an american abroad

I have (somewhat) successfully survived living and working in Germany for five months now. My German is still shit and I still don’t think I’ve figured out how to properly sort my recycling, but all in all, I am pretty proud of myself–gold star, me.

As I near the halfway point for my time in Germany (I get kicked out of the EU at the beginning of July), I just wanted to take some time to reflect on my time here and my observations about this strange and wonderful country:

  • Germans always walk like they just committed a crime or are training for a speed-walking competition. I swear, I walk at an average American speed. Hell, I get pissed with slow-walkers back home all the time. But here, grannies pass me on the sidewalk like Usain Bolt being chased by a cheetah.
  • Finding good avocado is a real challenge. I don’t know if it is just the grocery stores in my town, but they rarely have avocado.
  • Oh, there’s a blizzard… school is still open. Two weeks ago, there was probably almost a foot of snow on the ground (maybe a bit of an exaggeration, but not by much), and I still had to go to work. Coming from the southern US, where entire cities shut down for an inch of snow, this was a shock. I kept waiting for a call telling me school had been cancelled… still waiting.
  • Plus, winter here is no joke. I woke up the other day, started getting ready for school, checked the temperature: 3 Degrees. “Oh, silly me” I thought, “must have my phone in Celsius for some reason.” Nope… that was 3 Fahrenheit (-16 Celsius).
  • I really do love being able to hop on a train and get to about anywhere in Europe, but (and I never thought I would say this) sometimes I miss having a car and being able to drive. [Not that I would be able to drive on the roads recently–throwback to my wreck in Iceland].
  • “Geil.” This is a German word I have yet to truly understand. Literally, it translates to ‘horny,’ but I hear it all the time and was so confused as to why the students were talking about being horny so often. Finally, I asked and someone explained that it can also be used for ‘cool’ as well. My question, why? I just can’t understand who thought that was a good idea.
  • The beer here is stronger. I did not realize this at first and assumed I could handle the same number of beers as back home… I was wrong.
  • Germans never cross the road when the Ampelmann (pedestrian crossing light) is red–even if there is not a car for miles. They will just stand and wait. Which is super awkward for me when I would like to cross, but there is someone on the other side waiting patiently. (Maybe that’s why they walk so fast… making up for the time spent waiting to cross the road).
  • Sundays in Germany are the worst. Everything is closed! And I mean everything. Restaurants, malls, grocery stores: you name it, it’s closed. Sure, I’d probably stay at home and watch Netflix in my sweatpants all day anyway, but I want that to be my choice and not because there isn’t anything else to do.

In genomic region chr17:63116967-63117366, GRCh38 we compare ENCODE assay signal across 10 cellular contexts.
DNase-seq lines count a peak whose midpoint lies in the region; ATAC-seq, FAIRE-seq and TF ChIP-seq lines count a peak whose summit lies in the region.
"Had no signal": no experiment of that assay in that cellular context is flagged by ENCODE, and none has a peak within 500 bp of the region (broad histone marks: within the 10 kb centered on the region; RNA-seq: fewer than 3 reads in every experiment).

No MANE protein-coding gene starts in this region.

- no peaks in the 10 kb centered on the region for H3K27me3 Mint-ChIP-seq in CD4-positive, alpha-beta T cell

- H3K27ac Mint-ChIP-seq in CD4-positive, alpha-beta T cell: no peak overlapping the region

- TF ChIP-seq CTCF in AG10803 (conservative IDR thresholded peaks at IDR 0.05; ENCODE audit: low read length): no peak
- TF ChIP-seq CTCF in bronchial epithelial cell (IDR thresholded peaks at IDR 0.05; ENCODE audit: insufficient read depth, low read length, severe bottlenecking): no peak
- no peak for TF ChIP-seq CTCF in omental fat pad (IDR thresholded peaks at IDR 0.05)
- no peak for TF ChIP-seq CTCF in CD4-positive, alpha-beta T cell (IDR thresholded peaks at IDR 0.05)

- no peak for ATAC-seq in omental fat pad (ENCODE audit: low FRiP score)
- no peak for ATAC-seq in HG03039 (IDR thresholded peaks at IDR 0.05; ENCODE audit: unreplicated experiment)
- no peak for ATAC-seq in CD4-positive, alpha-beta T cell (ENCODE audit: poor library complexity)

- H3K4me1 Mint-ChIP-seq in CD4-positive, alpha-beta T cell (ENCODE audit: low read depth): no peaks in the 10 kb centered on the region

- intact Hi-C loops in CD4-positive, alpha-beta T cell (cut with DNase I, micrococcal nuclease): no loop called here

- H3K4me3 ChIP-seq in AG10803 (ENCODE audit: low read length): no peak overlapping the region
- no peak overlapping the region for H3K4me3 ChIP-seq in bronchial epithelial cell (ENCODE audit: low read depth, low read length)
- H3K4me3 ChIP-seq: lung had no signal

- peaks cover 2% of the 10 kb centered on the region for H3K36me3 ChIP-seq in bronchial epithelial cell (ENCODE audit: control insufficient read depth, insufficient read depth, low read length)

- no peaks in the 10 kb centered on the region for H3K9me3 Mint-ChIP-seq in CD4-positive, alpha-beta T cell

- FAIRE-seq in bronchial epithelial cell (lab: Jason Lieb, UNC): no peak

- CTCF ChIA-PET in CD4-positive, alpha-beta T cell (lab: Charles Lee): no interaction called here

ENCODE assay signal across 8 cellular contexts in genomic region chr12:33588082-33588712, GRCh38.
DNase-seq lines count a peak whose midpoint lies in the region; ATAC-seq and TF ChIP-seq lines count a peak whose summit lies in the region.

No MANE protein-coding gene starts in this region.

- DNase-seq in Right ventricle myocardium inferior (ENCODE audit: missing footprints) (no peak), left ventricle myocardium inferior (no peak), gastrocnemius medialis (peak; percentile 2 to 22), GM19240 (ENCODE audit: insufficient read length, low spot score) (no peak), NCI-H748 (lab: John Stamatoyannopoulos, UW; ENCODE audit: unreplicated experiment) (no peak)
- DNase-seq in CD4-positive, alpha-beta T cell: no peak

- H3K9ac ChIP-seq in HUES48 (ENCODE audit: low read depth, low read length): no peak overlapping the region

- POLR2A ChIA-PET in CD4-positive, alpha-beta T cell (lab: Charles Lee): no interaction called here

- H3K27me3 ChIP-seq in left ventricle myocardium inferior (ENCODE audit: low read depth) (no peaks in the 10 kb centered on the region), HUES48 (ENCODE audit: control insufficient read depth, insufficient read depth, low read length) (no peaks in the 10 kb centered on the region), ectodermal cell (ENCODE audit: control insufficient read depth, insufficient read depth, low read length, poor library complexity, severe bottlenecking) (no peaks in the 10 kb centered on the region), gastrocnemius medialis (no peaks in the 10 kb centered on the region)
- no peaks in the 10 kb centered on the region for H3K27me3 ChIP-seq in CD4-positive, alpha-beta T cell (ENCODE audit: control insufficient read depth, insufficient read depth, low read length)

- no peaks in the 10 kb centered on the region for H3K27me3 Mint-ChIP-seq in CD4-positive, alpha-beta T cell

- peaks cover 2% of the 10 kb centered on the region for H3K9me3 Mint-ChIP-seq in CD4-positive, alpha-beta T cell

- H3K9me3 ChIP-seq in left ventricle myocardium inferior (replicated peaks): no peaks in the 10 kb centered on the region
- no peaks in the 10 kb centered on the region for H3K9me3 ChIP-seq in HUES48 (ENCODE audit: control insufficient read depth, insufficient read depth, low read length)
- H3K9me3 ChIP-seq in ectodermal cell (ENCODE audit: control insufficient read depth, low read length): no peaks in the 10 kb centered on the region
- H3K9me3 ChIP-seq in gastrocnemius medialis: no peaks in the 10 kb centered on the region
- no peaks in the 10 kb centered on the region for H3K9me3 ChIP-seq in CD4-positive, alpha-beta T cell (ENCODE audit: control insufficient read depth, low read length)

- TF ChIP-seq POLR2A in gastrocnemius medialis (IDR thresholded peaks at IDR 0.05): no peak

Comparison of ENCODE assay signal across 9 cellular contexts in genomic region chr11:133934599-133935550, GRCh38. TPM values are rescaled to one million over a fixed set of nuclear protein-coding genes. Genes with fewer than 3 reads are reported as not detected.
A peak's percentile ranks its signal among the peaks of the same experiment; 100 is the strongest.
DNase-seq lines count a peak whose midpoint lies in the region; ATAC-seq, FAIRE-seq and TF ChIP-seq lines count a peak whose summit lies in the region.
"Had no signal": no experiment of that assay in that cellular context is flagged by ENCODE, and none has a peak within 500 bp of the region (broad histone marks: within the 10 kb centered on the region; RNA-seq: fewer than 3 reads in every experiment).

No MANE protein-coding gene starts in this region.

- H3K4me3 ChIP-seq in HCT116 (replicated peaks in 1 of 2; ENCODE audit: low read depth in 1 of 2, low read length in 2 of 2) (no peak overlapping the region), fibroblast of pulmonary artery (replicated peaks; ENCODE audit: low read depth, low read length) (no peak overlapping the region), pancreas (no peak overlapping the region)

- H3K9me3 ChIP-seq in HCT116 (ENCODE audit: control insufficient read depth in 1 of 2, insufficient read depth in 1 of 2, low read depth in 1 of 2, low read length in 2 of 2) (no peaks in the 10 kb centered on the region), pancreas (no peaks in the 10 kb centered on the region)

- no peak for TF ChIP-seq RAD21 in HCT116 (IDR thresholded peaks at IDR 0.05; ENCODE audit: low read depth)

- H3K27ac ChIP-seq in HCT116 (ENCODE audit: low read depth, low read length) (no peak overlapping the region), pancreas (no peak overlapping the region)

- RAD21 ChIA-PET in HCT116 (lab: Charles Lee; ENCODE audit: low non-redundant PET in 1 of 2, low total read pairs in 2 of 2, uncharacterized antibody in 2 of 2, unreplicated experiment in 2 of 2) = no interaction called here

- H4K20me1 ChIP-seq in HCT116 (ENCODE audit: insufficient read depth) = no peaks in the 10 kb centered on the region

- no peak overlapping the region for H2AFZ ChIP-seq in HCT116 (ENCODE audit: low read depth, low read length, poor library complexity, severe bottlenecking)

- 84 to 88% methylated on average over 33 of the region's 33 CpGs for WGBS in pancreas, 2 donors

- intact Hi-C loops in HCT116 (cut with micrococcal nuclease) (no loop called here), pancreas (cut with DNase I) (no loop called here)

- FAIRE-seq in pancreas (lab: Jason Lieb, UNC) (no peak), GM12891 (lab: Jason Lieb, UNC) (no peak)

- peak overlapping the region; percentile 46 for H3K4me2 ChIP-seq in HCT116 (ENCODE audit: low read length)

• NicNacs are the best. They are peanuts that are coated in some crunchy shell things and then flavored like BBQ. Probs super unhealthy, but I tell myself it’s just peanuts and how bad can they be? #denial
  • Also, the chocolate here is better than in the States.
  • If you are planning on trying to hitch a ride on a train without buying a ticket, Germany is not the country to try it. Also, if you try and buy the cheaper ‘direct way’ ticket, rather than the ticket you actually need and they notice, you will have to pay the difference. (Ridiculous if you ask me. I’d love to go the direct way, but your damn train service doesn’t give me that choice).
  • The stereotype that Germans are unfriendly or angry is just not true; they really are super helpful and friendly people–I have only made one arch-nemesis since being here. (I do think the stereotypes concerning beer and sausage consumption are true though).

The past five months living in Europe have been truly amazing. I cannot wait to see what the next five months have in store.

(Spoiler alert: It’s travel. The next five months have a lot of travel in store. So stay tuned to see where I’m off to next).

One thought on “an american abroad

  1. Sorry I haven’t gotten back with you, when you get older, doctor doctor doctor ‘s, keep traveling have fun while you can, I enjoy your messages and pictures,when is school break? And where is the next big trip, I am so proud of you sweet man, your grandfather would love this, his family came from there,
    Love you, take care

    Like

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